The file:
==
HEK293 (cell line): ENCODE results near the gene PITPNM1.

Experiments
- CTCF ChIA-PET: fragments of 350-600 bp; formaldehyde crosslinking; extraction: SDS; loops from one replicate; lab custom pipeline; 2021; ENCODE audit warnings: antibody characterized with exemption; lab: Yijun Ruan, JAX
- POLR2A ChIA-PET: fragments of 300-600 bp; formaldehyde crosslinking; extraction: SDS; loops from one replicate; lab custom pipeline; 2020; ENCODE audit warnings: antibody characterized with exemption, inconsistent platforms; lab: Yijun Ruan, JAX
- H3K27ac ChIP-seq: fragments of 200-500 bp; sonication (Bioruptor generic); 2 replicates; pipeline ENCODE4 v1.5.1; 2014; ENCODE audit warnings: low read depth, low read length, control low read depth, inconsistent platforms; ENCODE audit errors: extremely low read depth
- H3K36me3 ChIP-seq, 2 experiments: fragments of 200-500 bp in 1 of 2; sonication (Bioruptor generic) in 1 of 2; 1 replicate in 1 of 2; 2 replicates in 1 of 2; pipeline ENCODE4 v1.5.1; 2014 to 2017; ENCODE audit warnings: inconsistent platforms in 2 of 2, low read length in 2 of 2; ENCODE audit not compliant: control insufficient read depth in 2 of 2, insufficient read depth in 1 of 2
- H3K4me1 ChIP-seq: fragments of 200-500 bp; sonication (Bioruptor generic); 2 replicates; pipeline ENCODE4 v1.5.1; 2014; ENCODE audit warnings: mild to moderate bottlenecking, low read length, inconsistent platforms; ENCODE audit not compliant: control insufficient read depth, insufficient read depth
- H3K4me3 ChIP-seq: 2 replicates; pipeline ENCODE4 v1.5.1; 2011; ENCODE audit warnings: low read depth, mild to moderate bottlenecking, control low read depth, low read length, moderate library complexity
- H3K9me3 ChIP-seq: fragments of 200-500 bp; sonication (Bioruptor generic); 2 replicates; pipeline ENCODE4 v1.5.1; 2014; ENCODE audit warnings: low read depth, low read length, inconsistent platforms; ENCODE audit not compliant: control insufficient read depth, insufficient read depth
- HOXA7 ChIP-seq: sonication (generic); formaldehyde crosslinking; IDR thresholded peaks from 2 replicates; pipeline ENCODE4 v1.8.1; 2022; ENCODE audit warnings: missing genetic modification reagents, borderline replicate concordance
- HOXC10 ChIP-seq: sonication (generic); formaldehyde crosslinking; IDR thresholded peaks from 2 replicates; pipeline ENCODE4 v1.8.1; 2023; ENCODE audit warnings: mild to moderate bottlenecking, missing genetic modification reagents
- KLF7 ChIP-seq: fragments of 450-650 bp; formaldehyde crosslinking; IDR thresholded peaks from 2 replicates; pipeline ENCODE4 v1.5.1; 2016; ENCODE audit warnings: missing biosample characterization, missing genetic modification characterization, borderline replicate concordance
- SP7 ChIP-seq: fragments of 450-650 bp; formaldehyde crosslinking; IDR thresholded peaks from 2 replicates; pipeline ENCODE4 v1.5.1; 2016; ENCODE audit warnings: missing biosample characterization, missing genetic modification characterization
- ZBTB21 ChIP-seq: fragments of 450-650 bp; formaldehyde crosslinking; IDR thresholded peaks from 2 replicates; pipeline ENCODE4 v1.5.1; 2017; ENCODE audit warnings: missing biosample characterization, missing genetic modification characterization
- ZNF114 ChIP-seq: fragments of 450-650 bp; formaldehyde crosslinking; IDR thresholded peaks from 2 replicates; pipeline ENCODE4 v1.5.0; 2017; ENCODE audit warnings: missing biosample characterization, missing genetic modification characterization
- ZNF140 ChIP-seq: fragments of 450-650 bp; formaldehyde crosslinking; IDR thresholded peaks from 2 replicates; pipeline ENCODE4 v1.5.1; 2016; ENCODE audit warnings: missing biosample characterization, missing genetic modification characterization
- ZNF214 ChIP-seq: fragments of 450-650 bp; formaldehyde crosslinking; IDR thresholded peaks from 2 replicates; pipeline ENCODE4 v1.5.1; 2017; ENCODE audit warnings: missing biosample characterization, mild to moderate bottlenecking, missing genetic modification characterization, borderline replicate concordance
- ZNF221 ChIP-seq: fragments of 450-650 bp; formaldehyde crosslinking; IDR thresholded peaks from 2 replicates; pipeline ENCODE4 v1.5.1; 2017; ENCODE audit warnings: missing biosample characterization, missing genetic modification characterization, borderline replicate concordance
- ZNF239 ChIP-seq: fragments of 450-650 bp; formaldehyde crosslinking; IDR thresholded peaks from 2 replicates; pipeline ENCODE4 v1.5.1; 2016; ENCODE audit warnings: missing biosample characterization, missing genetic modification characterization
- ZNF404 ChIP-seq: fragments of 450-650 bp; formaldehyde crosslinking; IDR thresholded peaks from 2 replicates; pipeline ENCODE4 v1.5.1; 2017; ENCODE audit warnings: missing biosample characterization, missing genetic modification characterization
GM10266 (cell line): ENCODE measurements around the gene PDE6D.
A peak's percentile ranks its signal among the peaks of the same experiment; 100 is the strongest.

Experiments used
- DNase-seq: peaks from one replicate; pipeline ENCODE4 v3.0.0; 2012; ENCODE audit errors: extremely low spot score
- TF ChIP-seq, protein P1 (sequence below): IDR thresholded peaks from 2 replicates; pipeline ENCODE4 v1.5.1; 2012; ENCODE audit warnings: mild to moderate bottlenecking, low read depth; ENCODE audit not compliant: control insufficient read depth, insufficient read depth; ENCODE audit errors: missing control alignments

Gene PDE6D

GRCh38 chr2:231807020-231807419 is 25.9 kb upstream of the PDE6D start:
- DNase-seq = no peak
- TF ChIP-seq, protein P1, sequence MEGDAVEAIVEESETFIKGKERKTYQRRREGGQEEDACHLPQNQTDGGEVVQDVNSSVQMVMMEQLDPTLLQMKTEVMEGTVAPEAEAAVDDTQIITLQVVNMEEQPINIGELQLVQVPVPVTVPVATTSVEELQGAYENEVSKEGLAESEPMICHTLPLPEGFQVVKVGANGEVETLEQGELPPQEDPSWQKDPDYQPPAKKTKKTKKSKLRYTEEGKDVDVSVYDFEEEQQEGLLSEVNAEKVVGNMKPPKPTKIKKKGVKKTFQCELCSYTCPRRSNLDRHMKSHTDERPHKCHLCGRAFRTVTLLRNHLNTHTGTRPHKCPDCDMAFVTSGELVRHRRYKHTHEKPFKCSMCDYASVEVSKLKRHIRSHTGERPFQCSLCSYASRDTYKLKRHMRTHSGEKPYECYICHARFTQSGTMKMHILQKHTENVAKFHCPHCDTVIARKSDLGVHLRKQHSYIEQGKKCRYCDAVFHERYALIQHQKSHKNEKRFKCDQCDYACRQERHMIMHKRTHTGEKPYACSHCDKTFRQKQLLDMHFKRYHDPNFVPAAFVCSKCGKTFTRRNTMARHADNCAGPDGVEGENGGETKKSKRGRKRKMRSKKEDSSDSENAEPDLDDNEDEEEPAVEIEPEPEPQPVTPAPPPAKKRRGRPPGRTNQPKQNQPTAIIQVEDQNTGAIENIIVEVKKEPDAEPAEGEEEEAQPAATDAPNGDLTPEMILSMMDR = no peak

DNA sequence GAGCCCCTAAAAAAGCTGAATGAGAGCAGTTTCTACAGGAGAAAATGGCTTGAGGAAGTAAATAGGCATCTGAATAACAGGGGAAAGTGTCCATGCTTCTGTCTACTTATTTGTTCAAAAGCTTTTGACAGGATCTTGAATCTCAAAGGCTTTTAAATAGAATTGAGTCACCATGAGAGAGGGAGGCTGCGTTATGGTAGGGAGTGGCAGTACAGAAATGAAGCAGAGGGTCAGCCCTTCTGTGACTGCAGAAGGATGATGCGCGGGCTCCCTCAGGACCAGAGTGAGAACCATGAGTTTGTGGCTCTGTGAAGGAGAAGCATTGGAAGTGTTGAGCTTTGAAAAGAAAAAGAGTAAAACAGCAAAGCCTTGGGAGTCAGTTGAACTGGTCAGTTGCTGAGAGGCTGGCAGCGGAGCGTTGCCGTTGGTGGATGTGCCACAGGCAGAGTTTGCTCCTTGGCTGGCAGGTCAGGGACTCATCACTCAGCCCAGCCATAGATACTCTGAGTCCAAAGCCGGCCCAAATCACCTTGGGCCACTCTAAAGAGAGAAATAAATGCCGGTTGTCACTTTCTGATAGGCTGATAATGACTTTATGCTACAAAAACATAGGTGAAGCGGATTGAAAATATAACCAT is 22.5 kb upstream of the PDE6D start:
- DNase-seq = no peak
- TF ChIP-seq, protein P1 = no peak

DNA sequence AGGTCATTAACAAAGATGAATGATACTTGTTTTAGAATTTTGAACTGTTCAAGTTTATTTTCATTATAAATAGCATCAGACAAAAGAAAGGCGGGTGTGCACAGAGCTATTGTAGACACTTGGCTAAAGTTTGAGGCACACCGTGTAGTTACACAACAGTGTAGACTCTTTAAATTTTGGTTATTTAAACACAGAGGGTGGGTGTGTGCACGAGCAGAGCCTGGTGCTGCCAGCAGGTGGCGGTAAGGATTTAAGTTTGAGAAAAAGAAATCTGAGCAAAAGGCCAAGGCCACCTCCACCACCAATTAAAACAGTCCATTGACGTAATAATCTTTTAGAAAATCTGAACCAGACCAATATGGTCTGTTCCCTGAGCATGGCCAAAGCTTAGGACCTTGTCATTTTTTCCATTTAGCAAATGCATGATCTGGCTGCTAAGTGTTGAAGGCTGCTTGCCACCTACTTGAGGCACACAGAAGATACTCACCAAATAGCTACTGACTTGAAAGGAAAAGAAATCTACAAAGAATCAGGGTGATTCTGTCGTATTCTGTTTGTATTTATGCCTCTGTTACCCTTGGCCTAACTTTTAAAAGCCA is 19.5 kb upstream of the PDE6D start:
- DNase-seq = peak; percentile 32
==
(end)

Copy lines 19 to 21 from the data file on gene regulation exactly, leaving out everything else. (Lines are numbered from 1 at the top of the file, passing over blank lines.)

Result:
- ZNF239 ChIP-seq: fragments of 450-650 bp; formaldehyde crosslinking; IDR thresholded peaks from 2 replicates; pipeline ENCODE4 v1.5.1; 2016; ENCODE audit warnings: missing biosample characterization, missing genetic modification characterization
- ZNF404 ChIP-seq: fragments of 450-650 bp; formaldehyde crosslinking; IDR thresholded peaks from 2 replicates; pipeline ENCODE4 v1.5.1; 2017; ENCODE audit warnings: missing biosample characterization, missing genetic modification characterization
GM10266 (cell line): ENCODE measurements around the gene PDE6D.